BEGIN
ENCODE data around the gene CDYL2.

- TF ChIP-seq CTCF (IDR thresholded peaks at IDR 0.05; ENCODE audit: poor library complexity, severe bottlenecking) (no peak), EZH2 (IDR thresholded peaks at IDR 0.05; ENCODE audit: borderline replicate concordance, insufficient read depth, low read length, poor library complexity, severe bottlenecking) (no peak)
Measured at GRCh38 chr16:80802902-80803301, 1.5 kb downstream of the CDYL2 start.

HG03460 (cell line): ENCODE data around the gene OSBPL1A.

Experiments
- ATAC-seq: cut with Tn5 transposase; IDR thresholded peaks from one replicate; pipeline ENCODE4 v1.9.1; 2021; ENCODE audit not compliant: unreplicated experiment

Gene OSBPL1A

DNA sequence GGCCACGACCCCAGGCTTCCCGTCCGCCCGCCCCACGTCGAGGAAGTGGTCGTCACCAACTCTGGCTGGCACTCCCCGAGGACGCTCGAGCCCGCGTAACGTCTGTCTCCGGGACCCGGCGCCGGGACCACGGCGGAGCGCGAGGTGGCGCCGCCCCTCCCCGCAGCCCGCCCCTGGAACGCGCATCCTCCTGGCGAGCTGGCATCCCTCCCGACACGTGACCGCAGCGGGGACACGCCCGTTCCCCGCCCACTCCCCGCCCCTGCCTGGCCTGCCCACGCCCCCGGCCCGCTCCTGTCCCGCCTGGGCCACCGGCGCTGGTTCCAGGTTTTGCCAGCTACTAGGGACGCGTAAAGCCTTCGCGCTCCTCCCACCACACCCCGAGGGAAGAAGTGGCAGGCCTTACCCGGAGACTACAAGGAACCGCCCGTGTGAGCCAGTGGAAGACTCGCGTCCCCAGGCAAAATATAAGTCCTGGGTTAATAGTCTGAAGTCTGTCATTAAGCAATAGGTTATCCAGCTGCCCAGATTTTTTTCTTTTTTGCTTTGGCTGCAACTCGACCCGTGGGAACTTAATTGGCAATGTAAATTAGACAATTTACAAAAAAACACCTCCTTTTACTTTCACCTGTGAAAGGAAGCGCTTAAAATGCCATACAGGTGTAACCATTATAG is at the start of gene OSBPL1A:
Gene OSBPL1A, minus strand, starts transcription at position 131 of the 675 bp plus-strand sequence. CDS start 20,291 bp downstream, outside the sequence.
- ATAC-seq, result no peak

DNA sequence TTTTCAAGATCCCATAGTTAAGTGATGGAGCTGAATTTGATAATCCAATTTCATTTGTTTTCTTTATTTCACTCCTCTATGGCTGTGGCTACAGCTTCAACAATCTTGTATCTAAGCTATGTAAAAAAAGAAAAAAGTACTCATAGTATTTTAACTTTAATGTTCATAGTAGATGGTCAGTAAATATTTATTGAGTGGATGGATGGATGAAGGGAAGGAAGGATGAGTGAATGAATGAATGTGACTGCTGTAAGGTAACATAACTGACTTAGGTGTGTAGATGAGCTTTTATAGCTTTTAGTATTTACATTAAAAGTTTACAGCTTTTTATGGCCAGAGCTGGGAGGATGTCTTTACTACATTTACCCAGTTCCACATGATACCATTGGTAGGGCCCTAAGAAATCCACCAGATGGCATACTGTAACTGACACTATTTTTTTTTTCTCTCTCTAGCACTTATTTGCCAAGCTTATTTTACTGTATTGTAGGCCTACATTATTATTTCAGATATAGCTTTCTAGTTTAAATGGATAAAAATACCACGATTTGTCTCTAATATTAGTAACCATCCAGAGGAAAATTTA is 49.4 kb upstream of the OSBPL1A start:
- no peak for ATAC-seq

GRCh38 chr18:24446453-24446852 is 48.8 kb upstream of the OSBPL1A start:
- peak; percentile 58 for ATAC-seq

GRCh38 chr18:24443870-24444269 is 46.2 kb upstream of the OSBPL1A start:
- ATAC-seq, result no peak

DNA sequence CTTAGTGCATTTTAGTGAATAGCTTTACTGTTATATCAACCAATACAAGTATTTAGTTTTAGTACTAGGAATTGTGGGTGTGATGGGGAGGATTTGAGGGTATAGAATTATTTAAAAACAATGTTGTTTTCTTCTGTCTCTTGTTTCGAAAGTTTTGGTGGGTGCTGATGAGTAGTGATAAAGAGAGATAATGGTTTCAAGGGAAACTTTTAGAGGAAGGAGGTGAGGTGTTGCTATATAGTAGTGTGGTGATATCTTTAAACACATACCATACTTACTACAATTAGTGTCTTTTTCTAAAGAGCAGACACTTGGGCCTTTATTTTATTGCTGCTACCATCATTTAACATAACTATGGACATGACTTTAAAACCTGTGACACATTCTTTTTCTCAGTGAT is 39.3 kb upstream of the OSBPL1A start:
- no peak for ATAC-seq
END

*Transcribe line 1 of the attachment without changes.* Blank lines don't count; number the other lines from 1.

ENCODE data around the gene CDYL2.